So this film project has been a little like an 18 year-old single malt whisky, maturing sweetly and slowly in a single refill sherry cask and personally selected by my Malt Master.

I believe that the conflation of a cultural openness to the issues relating to our collective mental health, and the season of burning disaster upon the apostate Church, have created a perfect condition for this word to come.

The four parts of Prelude, Brain Chemicals, Jesus Sojourn and Dissolution of Denomination will culminate in an urgent call to personal/corporate repentance that, if heeded, will lead from the ultimate schizophrenia to the ultimate freedom in God.

There is more to be said but that will come over the next few weeks. 

The Bothy Sessions (Parts I-IV): Prelude (September 21st) Brain Chemicals (September 28th) Jesus Sojourn (October 5th) Dissolution of Denomination (October 12th)

*DISCLAIMER: Ref – Part II: Brain Chemicals
i) Before anyone thinks about complaining or issuing “cautionary comments” on Facebook, we are in no way advocating that anyone taking medications for anxiety or depression should necessarily stop taking said medication. Neither are we saying that Christians shouldn’t take medications for their mental health because somehow their ‘faith isn’t good enough’.  We would never even think that.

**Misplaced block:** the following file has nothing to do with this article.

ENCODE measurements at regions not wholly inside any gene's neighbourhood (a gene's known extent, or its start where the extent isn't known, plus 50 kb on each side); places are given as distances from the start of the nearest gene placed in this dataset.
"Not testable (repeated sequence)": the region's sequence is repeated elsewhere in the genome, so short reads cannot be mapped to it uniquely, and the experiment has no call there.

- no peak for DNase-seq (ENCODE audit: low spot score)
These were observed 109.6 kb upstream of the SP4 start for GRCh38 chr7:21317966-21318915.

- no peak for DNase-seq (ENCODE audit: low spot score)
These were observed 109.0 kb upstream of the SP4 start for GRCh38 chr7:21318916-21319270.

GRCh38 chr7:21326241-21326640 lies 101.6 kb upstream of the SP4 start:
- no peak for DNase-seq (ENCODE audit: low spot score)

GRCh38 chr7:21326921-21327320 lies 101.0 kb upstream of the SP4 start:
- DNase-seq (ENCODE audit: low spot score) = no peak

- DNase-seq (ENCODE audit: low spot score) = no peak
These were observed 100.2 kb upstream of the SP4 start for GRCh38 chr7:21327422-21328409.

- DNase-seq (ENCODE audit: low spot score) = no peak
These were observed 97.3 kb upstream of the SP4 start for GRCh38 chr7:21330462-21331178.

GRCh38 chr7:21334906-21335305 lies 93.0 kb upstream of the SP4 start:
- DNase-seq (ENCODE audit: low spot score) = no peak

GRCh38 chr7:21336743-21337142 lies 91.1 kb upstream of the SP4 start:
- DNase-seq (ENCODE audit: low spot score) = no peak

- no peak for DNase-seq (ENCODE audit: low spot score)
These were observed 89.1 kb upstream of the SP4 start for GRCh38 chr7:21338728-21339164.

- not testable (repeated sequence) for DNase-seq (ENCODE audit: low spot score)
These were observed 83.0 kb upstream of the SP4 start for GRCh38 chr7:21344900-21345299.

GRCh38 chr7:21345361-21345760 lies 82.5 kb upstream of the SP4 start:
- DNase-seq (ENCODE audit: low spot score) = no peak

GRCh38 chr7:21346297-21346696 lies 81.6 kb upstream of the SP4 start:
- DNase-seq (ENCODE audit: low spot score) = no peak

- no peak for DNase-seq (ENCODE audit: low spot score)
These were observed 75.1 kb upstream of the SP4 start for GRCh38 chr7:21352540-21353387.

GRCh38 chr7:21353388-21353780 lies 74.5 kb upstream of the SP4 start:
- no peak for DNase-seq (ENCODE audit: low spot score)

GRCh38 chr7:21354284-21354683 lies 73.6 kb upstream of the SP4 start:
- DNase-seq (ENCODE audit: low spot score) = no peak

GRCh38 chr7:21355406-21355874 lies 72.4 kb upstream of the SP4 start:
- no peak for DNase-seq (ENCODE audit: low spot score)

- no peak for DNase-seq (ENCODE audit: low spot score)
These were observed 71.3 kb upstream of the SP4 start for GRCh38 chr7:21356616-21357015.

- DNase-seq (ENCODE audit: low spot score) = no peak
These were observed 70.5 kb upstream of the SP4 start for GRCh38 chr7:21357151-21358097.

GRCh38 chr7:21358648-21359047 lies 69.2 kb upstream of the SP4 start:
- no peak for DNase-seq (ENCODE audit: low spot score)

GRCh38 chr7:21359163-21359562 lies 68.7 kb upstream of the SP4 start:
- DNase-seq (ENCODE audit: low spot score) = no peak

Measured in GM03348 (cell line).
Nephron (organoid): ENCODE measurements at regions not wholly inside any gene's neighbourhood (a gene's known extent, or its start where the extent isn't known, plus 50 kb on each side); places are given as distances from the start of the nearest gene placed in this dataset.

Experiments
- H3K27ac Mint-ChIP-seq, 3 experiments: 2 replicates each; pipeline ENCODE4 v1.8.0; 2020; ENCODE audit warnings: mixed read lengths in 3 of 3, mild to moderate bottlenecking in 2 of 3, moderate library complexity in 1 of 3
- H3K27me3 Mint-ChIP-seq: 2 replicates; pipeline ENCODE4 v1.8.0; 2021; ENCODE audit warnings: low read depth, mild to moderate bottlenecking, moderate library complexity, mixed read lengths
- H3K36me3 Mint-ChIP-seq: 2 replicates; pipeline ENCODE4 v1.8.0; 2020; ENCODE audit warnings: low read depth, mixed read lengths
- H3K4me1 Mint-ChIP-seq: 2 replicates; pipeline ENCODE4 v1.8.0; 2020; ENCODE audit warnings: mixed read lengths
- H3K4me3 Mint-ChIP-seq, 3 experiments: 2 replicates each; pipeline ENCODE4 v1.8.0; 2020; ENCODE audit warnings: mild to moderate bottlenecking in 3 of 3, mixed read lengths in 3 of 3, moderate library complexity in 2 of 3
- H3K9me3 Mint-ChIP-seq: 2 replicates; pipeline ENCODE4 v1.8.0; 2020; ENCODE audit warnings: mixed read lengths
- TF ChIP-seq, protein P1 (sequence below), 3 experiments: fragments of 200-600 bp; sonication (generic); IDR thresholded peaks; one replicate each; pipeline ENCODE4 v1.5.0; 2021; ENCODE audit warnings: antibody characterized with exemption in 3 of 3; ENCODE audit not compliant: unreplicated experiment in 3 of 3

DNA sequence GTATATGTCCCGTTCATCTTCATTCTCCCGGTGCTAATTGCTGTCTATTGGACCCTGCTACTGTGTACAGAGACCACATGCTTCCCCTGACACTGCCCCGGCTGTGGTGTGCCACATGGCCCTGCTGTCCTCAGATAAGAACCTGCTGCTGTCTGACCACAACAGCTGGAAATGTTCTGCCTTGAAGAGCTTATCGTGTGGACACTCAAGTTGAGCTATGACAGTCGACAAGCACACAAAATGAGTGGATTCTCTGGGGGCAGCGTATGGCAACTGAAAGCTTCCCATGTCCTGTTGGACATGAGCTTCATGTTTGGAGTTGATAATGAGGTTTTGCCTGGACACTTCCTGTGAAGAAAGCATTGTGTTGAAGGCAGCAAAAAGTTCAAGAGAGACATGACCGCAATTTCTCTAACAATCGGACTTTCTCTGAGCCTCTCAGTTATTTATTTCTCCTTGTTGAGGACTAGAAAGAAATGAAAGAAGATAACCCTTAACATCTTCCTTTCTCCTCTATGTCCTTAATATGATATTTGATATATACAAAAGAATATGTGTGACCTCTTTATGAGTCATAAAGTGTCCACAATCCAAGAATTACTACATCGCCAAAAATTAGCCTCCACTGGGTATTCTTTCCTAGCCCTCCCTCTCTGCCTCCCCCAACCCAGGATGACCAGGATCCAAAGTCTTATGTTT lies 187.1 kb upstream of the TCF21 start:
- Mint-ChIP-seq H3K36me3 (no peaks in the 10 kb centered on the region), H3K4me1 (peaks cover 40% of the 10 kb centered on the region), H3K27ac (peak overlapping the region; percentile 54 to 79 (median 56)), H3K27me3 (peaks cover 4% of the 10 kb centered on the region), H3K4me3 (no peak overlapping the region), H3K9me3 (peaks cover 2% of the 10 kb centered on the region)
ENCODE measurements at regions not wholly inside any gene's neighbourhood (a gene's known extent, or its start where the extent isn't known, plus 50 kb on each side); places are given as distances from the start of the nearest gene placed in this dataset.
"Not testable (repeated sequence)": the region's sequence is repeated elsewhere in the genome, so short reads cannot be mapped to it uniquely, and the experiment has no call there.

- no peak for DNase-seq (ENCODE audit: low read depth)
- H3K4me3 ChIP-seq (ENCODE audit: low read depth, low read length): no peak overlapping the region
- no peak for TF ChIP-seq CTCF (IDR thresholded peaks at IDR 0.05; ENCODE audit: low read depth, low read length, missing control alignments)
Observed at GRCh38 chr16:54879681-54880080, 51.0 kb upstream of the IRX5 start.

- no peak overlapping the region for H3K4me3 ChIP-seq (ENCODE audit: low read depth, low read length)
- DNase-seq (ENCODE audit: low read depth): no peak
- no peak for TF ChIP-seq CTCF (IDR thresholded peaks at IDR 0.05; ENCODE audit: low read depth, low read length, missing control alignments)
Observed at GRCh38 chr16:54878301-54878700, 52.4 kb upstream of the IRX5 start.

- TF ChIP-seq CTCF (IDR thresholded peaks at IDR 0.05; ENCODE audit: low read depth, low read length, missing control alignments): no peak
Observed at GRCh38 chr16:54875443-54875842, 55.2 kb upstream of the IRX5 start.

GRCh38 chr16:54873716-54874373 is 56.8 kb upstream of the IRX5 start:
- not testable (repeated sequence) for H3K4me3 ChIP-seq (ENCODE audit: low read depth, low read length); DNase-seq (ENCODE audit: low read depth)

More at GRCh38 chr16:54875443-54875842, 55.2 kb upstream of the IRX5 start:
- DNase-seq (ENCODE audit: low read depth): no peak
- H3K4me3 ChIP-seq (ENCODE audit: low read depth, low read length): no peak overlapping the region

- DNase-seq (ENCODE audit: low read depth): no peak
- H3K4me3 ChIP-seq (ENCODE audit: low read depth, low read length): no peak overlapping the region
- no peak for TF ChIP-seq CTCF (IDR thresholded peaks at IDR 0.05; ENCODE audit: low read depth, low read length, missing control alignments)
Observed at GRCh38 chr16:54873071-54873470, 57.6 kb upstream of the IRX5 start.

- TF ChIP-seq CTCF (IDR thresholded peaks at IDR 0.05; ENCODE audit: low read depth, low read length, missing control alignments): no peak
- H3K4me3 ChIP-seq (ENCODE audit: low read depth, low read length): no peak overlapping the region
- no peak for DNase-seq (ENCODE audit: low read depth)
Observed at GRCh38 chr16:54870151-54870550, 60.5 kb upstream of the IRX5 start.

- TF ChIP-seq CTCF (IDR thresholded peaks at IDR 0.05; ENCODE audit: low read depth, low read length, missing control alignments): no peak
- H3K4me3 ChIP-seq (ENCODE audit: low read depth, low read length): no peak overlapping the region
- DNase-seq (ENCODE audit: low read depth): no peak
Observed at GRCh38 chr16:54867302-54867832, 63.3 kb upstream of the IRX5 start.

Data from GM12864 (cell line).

ii) It is equally true that many GPs prescribe, and many patients take, medications that are not needed and, in fact, make matters worse. We are seeking to address the root problems rather than the symptoms.
iii) Neither are we stupid enough to exclude the realm of the demonic, particularly, (as just one example), in cases of state-sponsored Euthanasia (Related reading HERE).
iv) The Bothy Sessions are presented as spoken word pieces and our main narratives through them are: a) even when anti-depressant medications are biologically required, they’re still not the ultimate answer to our mental health sufferings b) The Church of Jesus Christ is meant to be the NO.1 anti-depressant on the planet but is often the exact opposite c) Sunday Syndrome is a major player in the failure of the western Church to be a potent force that alleviates mental health strain, rather often compounding it. 
v) As a way of contributing some way to solutions, a team of us will be contributing blogs over the next few months to suggest counter-cultural ways of the Church increasingly becoming all that she should be and will become.